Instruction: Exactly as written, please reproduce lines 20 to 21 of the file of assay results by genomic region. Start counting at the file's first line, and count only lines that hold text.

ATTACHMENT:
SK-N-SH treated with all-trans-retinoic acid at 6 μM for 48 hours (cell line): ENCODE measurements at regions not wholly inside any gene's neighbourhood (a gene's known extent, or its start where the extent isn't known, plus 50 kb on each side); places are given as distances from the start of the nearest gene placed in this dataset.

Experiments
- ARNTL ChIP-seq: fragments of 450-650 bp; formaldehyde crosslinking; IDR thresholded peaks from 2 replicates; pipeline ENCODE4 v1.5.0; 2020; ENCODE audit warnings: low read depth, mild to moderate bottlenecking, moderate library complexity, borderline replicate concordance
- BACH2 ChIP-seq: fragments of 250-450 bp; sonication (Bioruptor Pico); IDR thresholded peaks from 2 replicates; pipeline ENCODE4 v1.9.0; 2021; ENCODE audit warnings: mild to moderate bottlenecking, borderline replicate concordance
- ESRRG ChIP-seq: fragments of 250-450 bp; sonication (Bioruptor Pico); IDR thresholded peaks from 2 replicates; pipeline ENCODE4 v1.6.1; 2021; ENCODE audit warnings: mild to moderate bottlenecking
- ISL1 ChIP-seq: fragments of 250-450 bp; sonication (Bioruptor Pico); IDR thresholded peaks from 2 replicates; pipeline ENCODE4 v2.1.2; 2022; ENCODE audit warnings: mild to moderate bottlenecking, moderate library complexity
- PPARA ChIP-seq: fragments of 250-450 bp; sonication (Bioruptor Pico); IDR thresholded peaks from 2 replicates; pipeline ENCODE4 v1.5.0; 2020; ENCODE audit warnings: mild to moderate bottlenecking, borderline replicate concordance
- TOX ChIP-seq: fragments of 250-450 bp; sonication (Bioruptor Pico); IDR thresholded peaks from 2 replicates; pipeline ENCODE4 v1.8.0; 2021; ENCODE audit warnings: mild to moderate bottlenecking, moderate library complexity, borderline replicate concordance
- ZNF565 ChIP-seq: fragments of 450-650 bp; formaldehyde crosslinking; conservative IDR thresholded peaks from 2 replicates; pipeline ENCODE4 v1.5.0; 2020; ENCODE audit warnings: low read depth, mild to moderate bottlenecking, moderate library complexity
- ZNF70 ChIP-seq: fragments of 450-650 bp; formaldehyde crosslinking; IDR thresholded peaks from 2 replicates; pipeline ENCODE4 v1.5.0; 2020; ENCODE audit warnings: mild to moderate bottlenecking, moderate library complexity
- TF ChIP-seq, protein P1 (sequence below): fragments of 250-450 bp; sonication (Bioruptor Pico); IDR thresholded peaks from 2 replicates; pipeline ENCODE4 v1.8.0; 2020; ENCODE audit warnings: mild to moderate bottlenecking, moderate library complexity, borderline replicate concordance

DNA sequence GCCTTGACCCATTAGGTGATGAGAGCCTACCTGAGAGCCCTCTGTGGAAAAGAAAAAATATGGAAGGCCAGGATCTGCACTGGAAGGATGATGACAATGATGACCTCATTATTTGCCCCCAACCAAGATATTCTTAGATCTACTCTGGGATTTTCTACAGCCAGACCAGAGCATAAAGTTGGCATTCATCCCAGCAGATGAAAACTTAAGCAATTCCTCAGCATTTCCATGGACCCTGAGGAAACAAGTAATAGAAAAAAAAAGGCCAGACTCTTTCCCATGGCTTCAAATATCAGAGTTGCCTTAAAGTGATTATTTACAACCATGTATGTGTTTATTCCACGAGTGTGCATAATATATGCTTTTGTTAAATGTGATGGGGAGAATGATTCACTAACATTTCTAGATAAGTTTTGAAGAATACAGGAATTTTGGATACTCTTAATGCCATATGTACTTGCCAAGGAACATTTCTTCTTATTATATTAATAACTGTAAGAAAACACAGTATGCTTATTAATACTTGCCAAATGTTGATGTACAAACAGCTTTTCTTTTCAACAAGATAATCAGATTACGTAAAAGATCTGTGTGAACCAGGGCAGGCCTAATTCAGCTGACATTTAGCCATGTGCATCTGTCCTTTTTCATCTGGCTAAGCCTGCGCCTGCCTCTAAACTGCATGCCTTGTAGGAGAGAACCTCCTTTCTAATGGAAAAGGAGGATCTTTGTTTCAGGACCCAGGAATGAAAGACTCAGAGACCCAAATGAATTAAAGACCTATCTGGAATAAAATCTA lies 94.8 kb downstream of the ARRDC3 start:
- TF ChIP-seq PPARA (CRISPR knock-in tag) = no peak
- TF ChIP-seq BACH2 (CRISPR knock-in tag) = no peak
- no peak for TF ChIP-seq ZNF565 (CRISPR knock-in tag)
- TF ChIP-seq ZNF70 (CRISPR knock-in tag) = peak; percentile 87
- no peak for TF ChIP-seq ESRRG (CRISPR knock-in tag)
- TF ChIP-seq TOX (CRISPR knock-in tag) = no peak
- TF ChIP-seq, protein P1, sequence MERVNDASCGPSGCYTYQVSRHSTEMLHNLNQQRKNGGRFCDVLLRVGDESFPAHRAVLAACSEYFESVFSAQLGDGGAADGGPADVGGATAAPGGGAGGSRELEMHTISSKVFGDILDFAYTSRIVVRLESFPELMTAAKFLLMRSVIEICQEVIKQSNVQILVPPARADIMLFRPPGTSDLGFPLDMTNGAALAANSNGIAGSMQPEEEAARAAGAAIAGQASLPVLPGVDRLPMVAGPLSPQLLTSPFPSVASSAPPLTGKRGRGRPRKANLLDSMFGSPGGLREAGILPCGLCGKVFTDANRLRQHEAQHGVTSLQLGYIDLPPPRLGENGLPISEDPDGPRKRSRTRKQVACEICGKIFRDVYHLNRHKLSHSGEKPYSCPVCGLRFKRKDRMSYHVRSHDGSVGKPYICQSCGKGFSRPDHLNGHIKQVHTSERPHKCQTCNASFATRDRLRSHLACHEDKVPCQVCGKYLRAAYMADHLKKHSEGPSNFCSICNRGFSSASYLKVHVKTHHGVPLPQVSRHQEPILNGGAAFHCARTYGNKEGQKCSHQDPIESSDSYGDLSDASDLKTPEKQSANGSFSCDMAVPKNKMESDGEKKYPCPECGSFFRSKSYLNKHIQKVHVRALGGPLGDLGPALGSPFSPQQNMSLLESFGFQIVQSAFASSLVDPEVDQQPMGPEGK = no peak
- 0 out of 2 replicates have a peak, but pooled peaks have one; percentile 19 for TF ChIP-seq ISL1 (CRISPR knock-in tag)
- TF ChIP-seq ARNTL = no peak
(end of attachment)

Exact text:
- 0 out of 2 replicates have a peak, but pooled peaks have one; percentile 19 for TF ChIP-seq ISL1 (CRISPR knock-in tag)
- TF ChIP-seq ARNTL = no peak